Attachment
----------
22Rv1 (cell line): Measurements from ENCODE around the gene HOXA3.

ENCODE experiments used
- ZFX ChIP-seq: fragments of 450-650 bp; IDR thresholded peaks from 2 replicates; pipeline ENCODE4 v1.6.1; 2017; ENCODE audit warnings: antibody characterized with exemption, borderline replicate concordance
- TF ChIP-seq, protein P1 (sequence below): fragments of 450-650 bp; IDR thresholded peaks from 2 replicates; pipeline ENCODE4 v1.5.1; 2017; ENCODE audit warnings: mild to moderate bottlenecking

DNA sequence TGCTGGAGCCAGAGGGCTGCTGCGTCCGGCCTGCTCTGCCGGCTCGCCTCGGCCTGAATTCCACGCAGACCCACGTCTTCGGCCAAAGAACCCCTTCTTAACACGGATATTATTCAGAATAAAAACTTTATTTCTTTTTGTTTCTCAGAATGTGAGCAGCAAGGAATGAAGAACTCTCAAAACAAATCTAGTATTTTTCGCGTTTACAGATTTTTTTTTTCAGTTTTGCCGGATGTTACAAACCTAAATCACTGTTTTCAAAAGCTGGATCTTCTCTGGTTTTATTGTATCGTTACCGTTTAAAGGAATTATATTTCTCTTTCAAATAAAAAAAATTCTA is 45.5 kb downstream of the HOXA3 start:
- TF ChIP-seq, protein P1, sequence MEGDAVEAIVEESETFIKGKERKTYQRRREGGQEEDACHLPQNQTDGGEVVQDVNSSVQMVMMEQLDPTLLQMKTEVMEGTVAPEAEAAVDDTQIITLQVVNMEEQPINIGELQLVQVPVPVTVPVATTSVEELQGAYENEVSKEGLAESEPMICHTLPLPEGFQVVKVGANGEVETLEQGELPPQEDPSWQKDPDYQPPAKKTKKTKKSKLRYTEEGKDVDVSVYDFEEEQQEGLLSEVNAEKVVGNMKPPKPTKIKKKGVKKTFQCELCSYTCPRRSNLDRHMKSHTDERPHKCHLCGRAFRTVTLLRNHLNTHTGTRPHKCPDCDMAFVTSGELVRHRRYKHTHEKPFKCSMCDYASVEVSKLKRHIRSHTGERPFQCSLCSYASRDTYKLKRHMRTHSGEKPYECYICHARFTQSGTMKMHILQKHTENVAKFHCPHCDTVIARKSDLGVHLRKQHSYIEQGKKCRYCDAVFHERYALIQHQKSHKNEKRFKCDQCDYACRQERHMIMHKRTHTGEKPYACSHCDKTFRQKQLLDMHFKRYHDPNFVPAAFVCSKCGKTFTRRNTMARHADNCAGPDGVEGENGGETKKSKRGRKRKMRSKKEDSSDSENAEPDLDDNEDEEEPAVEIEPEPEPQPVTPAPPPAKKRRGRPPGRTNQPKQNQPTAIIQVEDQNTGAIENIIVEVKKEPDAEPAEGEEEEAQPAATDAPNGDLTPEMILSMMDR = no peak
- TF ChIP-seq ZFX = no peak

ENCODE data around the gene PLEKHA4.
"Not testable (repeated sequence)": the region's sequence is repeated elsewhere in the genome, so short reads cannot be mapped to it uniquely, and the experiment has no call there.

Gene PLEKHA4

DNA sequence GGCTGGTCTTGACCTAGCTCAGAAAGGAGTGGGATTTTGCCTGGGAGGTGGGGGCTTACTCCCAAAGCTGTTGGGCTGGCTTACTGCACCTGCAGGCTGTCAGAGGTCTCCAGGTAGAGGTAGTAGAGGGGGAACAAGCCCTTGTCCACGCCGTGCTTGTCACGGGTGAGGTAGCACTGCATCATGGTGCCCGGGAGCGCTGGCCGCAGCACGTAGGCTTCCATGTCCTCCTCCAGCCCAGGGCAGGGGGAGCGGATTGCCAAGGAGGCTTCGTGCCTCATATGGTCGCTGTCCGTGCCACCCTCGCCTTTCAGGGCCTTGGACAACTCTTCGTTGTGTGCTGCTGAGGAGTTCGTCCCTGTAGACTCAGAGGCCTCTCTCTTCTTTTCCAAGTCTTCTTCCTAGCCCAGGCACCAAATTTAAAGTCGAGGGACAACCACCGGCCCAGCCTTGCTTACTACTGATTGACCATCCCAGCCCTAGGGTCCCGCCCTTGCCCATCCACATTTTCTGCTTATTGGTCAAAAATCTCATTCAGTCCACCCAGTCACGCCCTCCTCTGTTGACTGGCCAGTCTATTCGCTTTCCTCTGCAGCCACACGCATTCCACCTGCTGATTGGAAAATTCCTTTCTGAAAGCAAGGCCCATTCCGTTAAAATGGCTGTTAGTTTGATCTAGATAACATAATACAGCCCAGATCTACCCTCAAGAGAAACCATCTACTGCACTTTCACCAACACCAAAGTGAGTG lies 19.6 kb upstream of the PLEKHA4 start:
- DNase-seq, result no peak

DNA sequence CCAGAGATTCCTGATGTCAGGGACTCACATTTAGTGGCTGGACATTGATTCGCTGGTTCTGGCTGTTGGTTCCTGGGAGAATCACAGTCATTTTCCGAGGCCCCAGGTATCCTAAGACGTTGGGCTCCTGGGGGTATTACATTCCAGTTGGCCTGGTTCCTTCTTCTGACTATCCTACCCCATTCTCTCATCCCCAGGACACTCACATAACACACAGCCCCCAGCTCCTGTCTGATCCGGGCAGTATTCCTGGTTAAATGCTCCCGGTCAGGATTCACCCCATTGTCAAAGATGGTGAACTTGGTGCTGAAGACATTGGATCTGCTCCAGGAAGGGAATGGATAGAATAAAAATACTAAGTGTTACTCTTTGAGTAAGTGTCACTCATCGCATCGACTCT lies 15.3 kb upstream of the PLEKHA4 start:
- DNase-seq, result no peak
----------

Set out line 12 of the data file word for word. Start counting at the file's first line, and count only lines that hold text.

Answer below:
- DNase-seq, result no peak